Aberdeen and Inverness are more than 100 miles apart by road. They are two of Scotland’s most important cities and the road is busy. Yet, the A96 remains completely inadequate for the traffic. This would be so even if we were all the perfect drivers she discusses but which, sadly, we aren’t. The road should be designed with this in mind.

It is difficult to maintain an average speed of even close to 40 mph. I allow three hours for the journey. Drivers often use secondary Don and Deeside routes, hardly main arteries, in order to avoid the A96. Although even slower they are at least pleasurable to drive. They do however take one out onto that other problem road, the A9. Of the two the A9 is better.

There are no bypasses of three of the reasonably-sized towns on the route and a further, at Forres, is fairly half-hearted. Apart from the low average this obviously leads to local traffic and environmental issues. Lorries find it hard to maintain a good speed on the many hills. There are numerous side and farm roads and tractors abound, as do tourists. All amongst purposeful white van and business traffic. The overtaking lanes are infrequent and woefully short leading to considerable anxiety. Overtaking away from these lanes is only possible when traffic is quiet and is near impossible when busy. Nevertheless, a lot of overtaking in potentially dangerous situations does go on.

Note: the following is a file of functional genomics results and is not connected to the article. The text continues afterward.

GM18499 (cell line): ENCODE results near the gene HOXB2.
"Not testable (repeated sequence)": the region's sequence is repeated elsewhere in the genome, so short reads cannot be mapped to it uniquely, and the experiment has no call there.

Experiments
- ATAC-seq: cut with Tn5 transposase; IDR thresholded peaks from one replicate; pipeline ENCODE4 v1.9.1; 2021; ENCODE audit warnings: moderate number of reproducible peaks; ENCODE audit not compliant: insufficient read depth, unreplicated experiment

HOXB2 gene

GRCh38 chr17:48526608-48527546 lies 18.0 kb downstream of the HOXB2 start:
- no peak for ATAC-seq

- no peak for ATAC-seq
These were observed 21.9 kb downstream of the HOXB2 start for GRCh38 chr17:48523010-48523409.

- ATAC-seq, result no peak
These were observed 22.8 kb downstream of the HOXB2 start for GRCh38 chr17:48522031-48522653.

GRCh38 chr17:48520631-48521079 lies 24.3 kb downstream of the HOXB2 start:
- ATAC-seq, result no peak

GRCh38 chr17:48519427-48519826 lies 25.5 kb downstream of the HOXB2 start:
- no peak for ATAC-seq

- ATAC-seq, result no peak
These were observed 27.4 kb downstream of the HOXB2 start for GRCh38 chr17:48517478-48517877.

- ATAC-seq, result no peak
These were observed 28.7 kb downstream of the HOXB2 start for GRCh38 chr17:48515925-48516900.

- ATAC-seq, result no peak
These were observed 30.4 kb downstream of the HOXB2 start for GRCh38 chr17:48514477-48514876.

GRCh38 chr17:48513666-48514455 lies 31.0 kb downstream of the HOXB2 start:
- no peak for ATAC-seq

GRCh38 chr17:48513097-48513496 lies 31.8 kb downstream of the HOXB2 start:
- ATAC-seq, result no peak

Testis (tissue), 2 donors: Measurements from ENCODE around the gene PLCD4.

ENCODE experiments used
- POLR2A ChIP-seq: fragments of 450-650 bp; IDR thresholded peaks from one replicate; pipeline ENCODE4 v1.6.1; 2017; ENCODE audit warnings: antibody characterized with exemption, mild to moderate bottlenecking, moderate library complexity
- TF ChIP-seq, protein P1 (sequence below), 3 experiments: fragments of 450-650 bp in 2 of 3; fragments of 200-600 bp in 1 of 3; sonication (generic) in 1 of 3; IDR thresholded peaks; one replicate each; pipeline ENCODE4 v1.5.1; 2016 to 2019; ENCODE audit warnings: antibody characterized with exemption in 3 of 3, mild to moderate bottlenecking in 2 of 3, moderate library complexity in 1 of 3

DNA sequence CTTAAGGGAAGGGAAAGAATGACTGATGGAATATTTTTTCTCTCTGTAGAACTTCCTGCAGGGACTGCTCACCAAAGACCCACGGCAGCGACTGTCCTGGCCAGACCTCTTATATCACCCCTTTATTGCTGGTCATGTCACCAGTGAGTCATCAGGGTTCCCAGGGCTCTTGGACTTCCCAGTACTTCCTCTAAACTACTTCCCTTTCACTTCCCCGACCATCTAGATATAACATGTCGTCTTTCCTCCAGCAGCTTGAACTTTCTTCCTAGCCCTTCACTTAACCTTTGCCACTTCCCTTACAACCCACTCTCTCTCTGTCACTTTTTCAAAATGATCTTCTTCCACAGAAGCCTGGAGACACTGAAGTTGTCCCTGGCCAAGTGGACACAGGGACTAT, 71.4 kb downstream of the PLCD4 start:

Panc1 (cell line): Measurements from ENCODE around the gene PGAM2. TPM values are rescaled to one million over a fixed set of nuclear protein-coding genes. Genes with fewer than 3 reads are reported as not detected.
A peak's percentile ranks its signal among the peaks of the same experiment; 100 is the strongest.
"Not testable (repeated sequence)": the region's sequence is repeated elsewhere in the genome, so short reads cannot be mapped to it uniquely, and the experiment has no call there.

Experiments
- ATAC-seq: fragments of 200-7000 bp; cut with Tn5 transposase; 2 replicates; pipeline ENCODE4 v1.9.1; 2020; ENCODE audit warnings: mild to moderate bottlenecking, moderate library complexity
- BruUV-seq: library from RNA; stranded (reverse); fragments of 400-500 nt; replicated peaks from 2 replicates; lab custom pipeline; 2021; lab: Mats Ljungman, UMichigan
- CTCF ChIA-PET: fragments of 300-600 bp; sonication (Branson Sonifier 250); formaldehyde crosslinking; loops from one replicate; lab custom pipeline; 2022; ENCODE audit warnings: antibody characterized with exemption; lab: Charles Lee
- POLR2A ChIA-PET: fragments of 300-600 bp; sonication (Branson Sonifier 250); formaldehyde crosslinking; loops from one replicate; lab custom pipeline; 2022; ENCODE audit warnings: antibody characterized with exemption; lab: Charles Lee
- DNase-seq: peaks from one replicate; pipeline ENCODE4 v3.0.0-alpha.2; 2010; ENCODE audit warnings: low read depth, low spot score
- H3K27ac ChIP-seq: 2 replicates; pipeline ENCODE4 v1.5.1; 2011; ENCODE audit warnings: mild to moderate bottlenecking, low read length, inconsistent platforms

The dualling project does appear to have ground to a halt, no doubt due to political pressure. Meantime, the accidents mount up. I completely agree with Doug Marr.
Angus MacEachran, Aberdeen

• THERE’S been some debate this week about trying to reduce the number of deaths on Scottish roads. It reminds me of a time back in the early 1990s when I signed a petition that was circulating in my workplace demanding the Government “dual” the A1 from Edinburgh to the Border, to reduce the number of road deaths. Thirty years later this still hasn’t been achieved, although admittedly there has been extensive dualling work completed in that period. Along many stretches of the A1 and A68 there were, for many years, road signs highlighting the number of fatalities on these roads as a stark warning to drivers.

Your caption beside the photo of the A9 asks “is dualling the A9 really essential to reduce the number of accidents there?” (Letters, November 22). I think it would (as with the A1) certainly reduce the number of accidents caused by drivers taking unnecessary risks on single-lane parts of the route. However, it’s not a silver bullet and encouraging drivers to drive safely and legally (through warning signs, publicity, and appropriate punishments for offences) would undoubtedly also greatly help.
Brian Watt, Edinburgh

Parting note

IT may be of interest to those following the appraisal of “banjo” alternative meanings (Scots Word if the Week, November 19) to report the advice offered in some quarters to a member of a group announcing their early departure, either fraternally jocular, or as veiled displeasure: “And take your bloody banjo with you”.
R Russell Smith, Largs


Letters should not exceed 500 words. We reserve the right to edit submissions.